deleting the contents of a std::map

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Hello! Nice xmas theme..... I have a puzzle over the best way to delete the contents of a std::map, in MSVC2003 Using a std::vector, I normally iterate thru the vector, SAFE_DELETEing, then do a .clear(); I tried this: std::map< int, cProxyObject*, std::less<int> >::iterator iter; for ( iter = m_objectList.begin(); iter != m_objectList.end(); ++iter ) delete *iter; m_objectList.clear(); but it doesnt like the delete *iter; line. Any suggestions gratefully appreciated! Si

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*iter is a std::pair<int, cProxyObject*>.

The line needs to be:
delete iter->second;

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Haven't messed with C++ in a while, but...

the pointer is sitting at the value portion in the map. so you would want to do

delete iter->second

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Of course you can save yourself some headaches by using a map of smart pointers or possibly boost::ptr_map.

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Following up on this subject, I have now come across a further problem. Here's my code:

for ( iter = m_objectList.begin(); iter != m_objectList.end(); ++iter )
{
SAFE_DELETE( iter->second );
//m_objectList.erase( iter );
g_log->Log( L"%d objects remaining\n", m_objectList.size() );
}

This is a puzzle. The code successfully deletes all the objects stored in iter->second, but the m_objectList still contains NULLed entries.

Okay, so by uncommenting the above line, the m_objectList.size() reflects only the undeleted objects. Seems greats but......

Unfortunately, by using .erase() I seem to be mucking up the iterator loop. How can I loop though something which I am deleting!!!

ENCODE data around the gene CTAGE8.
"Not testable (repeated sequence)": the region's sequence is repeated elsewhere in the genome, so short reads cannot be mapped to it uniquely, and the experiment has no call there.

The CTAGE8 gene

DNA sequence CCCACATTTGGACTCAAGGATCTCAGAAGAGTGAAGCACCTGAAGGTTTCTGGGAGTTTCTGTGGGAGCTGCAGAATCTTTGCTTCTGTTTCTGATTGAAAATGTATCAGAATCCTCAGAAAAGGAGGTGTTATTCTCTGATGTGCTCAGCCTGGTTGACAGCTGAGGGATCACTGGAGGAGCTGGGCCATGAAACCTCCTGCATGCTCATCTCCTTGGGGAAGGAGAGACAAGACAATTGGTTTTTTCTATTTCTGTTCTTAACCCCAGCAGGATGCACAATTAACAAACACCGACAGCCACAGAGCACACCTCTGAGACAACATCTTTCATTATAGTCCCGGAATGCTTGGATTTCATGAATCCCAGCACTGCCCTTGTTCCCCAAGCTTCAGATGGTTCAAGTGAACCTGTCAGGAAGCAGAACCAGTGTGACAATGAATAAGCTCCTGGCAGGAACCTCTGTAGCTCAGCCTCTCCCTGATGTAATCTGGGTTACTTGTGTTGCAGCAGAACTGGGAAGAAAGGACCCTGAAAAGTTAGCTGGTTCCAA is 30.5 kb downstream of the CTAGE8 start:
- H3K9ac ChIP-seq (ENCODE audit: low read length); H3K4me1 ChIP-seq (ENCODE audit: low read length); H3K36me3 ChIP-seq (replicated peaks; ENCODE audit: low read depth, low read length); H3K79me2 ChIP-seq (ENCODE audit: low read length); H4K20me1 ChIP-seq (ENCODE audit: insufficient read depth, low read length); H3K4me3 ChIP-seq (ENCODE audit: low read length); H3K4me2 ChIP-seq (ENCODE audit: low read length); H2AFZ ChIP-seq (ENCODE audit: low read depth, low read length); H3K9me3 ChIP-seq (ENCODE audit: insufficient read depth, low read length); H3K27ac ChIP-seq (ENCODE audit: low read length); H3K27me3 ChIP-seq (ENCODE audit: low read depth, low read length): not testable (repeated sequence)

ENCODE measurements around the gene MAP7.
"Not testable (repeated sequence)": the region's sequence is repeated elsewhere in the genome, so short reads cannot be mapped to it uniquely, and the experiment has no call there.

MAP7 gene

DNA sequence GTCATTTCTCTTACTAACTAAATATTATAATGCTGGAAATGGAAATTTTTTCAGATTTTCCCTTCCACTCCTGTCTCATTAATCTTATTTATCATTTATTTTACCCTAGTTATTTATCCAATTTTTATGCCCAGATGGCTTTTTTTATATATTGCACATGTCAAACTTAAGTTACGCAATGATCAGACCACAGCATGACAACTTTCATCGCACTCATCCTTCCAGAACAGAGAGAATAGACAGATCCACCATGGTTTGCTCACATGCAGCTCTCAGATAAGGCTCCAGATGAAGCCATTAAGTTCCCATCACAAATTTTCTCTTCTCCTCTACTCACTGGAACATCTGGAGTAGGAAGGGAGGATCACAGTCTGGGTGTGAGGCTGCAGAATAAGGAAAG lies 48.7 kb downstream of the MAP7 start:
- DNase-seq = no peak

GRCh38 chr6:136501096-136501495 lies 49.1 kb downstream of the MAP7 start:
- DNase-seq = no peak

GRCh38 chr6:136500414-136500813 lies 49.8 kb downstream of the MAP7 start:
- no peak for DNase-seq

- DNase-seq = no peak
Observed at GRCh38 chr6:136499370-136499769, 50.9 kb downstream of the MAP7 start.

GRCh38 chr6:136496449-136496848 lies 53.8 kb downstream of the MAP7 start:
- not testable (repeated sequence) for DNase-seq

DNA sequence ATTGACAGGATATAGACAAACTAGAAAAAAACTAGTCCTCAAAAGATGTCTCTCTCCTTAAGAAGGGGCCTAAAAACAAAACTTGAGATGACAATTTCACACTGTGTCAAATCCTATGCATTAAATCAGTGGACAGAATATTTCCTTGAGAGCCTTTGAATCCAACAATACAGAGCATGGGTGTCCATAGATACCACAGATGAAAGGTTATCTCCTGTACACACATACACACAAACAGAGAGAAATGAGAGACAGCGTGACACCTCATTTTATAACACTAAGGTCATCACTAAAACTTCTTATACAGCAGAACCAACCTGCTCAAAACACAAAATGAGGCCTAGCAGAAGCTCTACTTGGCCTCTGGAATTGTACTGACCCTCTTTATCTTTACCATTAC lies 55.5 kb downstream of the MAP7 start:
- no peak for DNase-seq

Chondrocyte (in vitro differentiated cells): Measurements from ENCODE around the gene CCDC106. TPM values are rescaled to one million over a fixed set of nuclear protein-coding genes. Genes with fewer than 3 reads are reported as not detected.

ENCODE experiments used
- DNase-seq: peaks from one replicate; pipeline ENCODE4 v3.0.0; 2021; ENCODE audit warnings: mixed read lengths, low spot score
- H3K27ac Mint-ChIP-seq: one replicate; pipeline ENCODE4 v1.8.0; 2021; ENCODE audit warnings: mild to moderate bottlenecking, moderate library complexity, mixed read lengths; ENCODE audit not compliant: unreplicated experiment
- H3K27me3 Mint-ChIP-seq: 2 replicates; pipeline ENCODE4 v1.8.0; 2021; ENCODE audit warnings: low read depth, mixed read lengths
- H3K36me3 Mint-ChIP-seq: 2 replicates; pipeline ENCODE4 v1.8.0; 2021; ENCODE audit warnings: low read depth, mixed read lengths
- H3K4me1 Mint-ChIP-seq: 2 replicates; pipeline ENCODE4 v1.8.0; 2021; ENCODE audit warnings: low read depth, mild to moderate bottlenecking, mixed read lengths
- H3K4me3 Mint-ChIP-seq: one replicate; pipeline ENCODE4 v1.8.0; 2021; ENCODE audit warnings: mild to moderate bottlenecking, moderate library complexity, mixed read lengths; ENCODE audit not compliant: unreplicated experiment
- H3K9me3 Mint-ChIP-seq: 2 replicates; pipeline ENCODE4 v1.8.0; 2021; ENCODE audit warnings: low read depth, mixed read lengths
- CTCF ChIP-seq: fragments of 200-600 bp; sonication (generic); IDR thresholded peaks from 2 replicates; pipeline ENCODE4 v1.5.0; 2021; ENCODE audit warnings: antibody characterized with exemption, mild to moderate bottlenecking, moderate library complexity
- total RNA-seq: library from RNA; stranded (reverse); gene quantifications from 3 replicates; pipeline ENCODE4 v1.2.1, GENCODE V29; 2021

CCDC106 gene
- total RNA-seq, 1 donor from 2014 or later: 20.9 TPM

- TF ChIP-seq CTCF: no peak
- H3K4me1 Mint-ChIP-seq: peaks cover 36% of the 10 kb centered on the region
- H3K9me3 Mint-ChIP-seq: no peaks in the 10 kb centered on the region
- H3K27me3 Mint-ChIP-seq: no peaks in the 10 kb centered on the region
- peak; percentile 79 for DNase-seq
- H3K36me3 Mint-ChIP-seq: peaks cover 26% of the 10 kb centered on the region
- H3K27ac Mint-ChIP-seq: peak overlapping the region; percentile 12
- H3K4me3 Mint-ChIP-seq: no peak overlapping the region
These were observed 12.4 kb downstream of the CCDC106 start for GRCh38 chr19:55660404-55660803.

I tried:
m_objectList.erase( iter->first );
but same results.

Simon

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Quote:
 Original post by sipicklesUnfortunately, by using .erase() I seem to be mucking up the iterator loop. How can I loop though something which I am deleting!!!

This just came up here, but it was for a list, so for a map, it's still the same logics [wink]
iter = m_objectList.begin();while(iter != m_objectList.end()){   SAFE_DELETE( iter->second );   m_objectList.erase( iter );   g_log->Log( L"%d objects remaining\n", m_objectList.size() );   iter = m_objectList.begin();}

That's it! Of course if you look further down the page on that last link, SiCrane suggests just calling clear at the end rather than try to delete as you go - which is the best thing to do, unless you are not erasing all the tiems in the map. For example, you would want to use my code if you had:

iter = m_objectList.begin();while(iter != m_objectList.end()){   SAFE_DELETE( iter->second );   m_objectList.erase( iter );   g_log->Log( L"%d objects remaining\n", m_objectList.size() );   if(objectList.size() % 2 == 0)      break;   iter = m_objectList.begin();}

In which case, you definitly don't want to call clear at the end. [wink]

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If you are going to erase as you go you might as well do:
while (!m_objectList.empty()){   SAFE_DELETE(m_objectList->begin()->second);   m_objectList.erase(m_objectList.begin());   g_log->Log( L"%d objects remaining\n", m_objectList.size() );}

As Drew says above, it would probably be faster to delete them and then clear at the end. I haven't looked at how they code clear() but hopefully it isn't by iteratoring through each one and deleting them one at a time (while relinking everything)

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But what if you only want to delete some of them?

[edit - add code for delete_if_we_should. :P]

bool delete_if_we_should(iterator I){   if (some_test_involving_I)    {       delete I->second;       return true;   }   return false;}for (iterator I = container.begin(); I != container.end(); ){   if (delete_if_we_should(I)) I = container.erase(I);   else ++I;}

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Quote:
 Original post by DeyjaBut what if you only want to delete some of them?for (iterator I = container.begin(); I != container.end(); ){ if (delete_if_we_should(I)) I = container.erase(I); else ++I;}

In a map, erase doesn't return an iterator.

for (iterator I = container.begin(); I != container.end(); ){   if (delete_if_we_should(I))   {       iterator nextI = I; nextI++;       container.erase(I);       I = nextI;   }   else ++I;}

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Quote:
 Original post by SiCraneOf course you can save yourself some headaches by using a map of smart pointers or possibly boost::ptr_map.

You see this post? These are some of the headaches you could have saved.

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